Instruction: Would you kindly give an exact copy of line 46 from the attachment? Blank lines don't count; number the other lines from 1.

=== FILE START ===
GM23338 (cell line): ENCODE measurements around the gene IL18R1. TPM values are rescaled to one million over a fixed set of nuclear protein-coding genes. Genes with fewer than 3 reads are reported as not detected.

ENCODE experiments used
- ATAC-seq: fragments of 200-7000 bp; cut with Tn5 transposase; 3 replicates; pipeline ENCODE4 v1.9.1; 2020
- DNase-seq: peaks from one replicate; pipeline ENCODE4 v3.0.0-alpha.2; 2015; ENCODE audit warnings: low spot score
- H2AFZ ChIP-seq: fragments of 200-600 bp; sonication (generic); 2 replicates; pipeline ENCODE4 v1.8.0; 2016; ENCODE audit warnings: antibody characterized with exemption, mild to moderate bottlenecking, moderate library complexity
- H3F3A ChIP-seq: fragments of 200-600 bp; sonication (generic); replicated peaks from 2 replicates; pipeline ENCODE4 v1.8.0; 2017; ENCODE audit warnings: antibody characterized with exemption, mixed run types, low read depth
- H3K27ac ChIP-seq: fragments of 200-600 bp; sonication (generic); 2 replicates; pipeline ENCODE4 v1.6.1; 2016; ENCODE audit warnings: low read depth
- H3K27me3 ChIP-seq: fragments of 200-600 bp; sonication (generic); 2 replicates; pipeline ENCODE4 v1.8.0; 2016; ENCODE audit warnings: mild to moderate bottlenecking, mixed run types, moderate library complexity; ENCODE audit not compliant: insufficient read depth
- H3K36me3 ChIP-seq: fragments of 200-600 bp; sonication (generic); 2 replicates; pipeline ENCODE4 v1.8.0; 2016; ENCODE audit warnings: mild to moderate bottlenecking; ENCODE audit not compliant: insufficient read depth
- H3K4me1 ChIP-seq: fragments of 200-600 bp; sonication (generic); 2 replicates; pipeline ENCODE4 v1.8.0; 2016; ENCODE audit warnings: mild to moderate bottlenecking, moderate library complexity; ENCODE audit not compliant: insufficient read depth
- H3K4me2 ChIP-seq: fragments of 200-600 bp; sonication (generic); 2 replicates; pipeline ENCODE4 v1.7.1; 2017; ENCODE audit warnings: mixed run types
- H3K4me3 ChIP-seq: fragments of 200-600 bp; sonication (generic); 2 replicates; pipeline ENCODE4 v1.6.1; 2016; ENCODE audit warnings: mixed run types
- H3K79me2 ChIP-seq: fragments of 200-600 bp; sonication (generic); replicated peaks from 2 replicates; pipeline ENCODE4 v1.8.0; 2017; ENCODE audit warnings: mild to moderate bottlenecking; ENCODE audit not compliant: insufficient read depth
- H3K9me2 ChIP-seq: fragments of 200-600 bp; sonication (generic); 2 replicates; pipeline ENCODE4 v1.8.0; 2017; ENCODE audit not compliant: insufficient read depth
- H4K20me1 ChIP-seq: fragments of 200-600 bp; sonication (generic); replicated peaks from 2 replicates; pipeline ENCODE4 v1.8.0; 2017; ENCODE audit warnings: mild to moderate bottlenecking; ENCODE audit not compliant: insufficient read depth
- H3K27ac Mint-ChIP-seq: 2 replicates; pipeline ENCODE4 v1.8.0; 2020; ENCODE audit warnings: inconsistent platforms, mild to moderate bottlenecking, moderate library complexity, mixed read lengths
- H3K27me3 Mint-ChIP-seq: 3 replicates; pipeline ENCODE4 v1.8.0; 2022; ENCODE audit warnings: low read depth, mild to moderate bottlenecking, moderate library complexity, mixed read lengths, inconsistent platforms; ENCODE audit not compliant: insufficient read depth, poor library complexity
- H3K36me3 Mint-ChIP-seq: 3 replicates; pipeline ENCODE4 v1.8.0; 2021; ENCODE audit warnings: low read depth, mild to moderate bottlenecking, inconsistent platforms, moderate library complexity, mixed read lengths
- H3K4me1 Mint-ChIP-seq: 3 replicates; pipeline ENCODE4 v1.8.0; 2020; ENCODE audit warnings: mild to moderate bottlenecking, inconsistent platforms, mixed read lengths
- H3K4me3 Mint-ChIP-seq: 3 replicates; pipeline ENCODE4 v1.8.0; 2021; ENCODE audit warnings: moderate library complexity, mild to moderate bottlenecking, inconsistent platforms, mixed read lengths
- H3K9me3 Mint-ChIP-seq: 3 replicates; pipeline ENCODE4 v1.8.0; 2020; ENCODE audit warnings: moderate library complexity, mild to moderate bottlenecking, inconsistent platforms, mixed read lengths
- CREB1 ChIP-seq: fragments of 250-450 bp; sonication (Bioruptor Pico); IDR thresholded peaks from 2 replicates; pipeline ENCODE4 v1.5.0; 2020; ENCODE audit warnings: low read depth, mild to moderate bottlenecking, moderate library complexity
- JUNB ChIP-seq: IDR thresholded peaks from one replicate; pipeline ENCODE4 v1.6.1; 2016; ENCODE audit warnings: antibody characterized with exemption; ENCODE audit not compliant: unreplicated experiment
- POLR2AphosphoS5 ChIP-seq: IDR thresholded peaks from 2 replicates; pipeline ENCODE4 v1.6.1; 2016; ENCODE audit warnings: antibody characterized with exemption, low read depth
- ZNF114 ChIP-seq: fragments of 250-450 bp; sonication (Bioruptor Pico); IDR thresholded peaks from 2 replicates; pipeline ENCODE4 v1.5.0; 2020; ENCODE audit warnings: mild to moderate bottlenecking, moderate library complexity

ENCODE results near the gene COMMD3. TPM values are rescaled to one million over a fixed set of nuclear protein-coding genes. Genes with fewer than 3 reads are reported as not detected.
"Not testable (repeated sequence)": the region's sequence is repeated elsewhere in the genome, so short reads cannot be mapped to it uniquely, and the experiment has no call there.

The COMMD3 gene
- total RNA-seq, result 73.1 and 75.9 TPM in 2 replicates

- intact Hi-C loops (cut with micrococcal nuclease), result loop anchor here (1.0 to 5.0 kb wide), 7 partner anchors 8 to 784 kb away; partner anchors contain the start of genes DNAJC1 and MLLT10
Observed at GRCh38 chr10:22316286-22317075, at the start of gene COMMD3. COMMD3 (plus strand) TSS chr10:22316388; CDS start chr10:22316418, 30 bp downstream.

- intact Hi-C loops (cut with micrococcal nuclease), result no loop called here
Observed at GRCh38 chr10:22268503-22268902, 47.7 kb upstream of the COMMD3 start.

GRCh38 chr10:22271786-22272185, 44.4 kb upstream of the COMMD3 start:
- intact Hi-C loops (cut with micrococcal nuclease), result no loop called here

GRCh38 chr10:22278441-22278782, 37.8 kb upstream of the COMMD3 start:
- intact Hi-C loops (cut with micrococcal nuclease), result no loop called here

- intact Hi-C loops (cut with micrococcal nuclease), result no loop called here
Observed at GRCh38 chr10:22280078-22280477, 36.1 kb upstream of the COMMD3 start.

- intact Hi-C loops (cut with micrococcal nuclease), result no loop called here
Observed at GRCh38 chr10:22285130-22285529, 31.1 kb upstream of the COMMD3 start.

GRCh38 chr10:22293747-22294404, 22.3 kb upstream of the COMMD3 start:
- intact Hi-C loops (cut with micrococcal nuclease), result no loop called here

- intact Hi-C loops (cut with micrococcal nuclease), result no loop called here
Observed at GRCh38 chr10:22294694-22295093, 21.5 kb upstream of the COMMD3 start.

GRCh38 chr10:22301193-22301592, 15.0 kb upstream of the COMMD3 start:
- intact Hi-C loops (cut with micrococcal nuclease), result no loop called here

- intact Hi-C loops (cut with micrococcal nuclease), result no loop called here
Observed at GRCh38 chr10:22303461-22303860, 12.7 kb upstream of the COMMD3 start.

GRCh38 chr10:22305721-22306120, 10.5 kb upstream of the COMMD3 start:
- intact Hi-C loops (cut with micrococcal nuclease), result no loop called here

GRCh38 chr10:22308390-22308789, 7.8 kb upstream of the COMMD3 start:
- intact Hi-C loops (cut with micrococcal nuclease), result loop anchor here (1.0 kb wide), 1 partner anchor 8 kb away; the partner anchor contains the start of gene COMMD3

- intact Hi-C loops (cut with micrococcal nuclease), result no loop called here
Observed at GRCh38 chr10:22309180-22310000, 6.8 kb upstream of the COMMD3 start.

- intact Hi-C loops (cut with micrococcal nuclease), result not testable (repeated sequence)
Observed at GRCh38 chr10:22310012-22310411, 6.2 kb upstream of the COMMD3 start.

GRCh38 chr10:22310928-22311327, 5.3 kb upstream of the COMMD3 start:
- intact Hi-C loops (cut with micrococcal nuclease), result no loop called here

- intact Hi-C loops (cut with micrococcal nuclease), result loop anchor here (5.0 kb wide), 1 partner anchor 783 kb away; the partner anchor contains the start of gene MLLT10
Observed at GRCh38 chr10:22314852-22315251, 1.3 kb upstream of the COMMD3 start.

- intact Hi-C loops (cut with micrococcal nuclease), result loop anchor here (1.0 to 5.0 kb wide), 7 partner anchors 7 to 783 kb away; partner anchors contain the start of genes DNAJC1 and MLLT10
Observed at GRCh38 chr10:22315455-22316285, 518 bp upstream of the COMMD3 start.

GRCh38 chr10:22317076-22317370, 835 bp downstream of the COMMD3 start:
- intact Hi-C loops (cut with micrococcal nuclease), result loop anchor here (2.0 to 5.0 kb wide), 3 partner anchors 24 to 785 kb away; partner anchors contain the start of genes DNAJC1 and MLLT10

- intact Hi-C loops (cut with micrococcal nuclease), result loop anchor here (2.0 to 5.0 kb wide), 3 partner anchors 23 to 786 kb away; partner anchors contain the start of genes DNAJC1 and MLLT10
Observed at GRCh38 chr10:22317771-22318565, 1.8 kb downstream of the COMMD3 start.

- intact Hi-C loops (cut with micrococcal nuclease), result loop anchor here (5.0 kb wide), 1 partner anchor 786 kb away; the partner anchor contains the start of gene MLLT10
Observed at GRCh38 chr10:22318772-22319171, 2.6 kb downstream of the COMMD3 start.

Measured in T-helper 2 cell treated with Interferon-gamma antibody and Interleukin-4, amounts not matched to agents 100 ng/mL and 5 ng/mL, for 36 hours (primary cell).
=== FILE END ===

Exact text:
GRCh38 chr10:22301193-22301592, 15.0 kb upstream of the COMMD3 start: